Los Angeles Theater Preview: CITY OF ANGELS (Musical Theatre Guild in Santa Monica)

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by Tony Frankel on June 10, 2014

in Theater-Los Angeles


The angels of concert-staged-reading productions come winging into town this week with a production of City of Angels, the 1989 musical spoof and homage to hard-boiled detective fiction, 1940s film noir genre, and the men who made both. This rarely produced gem was a huge hit, playing 879 performances on Broadway. Musical Theatre Guild, the winner of the Los Angeles Drama Critic’s Circle Margaret Harford Award for sustained excellence in the theatre, will conclude their 2013-2014 season with a one-night-only concert of this hysterical, jazzy musical at the Moss Theatre at New Roads School in Santa Monica on Sunday, June 15, 2014 at 7:00 pm.

larry gelbartThe ridiculously clever and riotously funny book by Larry Gelbart (A Funny Thing Happened on the Way to the Forum, Tootsie, M*A*S*H) twists together two tales: Stine is a novelist who becomes mired in the trials and tribulations of Tinseltown as he attempts to turn his own book into a screenplay without becoming a humiliating sellout. The other story concerns the hard-knock adventures of Stine’s alter-ego, a Philip Marlowe/Sam Spade-type private eye named Stone, who sidles through a Hollywood netherworld of vicious thugs and femmes fatales. As Stine turns the people in his life into the script’s characters, the juxtaposition of real life and “reel-life” occurs. The two stories are, in effect, happening simultaneously. While Stine and Stone are each played by one actor, other actors frequently play dual roles of both real life and “reel-life” characters.

City of Angels (unrelated to the 1998 film of the same name) is awash with crackerjack one-liners paired with some of the best double-talk and witty dialogue ever written for a musical. A few samples from the top of the show: “L.A., truth to City-of-Angels-Playbilltell’s, not much different than a pretty girl with the clap.” “She had the kind of face a man could hang a dream on, a body that made the Venus Di Milo look all thumbs, and only the floor kept her legs from going on forever.” “Monday. What other day works so hard at reminding you not to get your hopes up ‘cause it’s gonna be coming around again real soon?”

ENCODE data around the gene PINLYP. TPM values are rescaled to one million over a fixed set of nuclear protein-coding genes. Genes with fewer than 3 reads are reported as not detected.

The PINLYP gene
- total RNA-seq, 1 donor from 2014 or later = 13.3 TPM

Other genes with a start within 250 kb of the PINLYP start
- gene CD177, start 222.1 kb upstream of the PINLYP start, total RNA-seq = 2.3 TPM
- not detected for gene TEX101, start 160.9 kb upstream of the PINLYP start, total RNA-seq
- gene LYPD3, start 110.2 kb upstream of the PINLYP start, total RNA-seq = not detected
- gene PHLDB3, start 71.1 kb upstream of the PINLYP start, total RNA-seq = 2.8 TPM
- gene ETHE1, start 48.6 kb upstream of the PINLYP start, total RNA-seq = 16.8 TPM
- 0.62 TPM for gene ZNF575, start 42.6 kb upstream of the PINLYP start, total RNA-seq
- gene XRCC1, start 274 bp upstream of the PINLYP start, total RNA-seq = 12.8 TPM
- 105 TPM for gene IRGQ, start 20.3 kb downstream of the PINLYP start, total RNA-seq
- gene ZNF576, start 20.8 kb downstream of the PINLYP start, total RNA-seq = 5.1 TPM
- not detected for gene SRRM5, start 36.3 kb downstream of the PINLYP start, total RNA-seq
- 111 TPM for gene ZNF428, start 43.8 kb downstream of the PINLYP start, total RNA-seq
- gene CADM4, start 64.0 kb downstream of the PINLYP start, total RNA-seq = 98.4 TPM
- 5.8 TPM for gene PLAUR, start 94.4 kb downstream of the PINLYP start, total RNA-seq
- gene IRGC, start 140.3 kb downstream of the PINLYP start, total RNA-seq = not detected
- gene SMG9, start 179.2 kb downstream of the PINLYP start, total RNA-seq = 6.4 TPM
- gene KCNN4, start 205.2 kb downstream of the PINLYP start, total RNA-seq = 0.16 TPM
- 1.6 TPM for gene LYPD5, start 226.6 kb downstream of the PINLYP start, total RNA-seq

The New York Times’ Frank Rich wrote, “This is an evening in which even a throwaway wisecrack spreads laughter like wildfire through the house, until finally the roars from the balcony merge with those from the orchestra and the pandemonium takes on a life of its own. Only the fear of missing the next gag quiets the audience down. To make matters sweeter, the jokes sometimes subside just long enough to permit a show-stopping song or performance or two to make their own ruckus at center stage.”

Cy ColemanThose songs, Cy Coleman’s swingy jazz and torchy ballads (lyrics by David Zippel), reflect both the Broadway musical we are seeing and the 1940’s film noir detective movie it contains. Coleman’s music is very much in the various styles of the period, ranging from big-band swing and torch songs to group vocals and Latin numbers. Overall, the score is a mélange of jazz and bebop patter styles, movie-type scoring, radio crooning, and parodies of standard songs.

Coleman (Sweet Charity, Barnum, On the Twentieth Century), who wrote many a standard himself (“Witchcraft,” “The Best Is Yet to Come”) drew on his jazz background to create, as far as I know, the first full-blown jazz score for the Broadway stage. City of Angels is, he said, his most personal score in a theatrical songwriting career that spanned three decades. “To put it brazenly, I wanted to do something that I think I’m uniquely qualified to do in the theater, which is to present real jazz as opposed to pastiche or the kind of choreographed jazz I’ve written for other shows. By real jazz I mean music whose rhythmic phrases you can’t describe but when you’re snapping fingers to it, you say, ‘This swings.’”

The cast of MTG's CITY OF ANGELSMTG’s production, under the production supervision of Damon Kirsche, will be directed by Joel Bishoff with musical direction by Brad Ellis. The best and brightest Broadway talent around will be on board. Starring as writer Stein and detective Stone are Stan Chandler and Kevin Symons. Fellow MTG company members rounding out the principal cast include Melissa Lyons Caldretti, Christopher Carothers, Melissa Fahn, Zachary Ford, David Holmes, Paul Keith, Roy Leake, Jr., Ashley Fox Linton, Tracy Lore, Glenn Shiroma and John Sloman. The Manhattan Transfer-like Greek chorus, which sings close, swinging harmony while bridging some of the scenes, will be played by guest artists Laura Dickenson, Meloney Collins, Jordan Lamoureux and Fletcher Sheridan.

City of Angels
Musical Theatre Guild
Moss Theatre at New Roads School
3131 Olympic Blvd. in Santa Monica
Sunday, June 15, 2014 at 7 pm
for tickets, call 818-848-6844 or visit www.musicaltheatreguild.com

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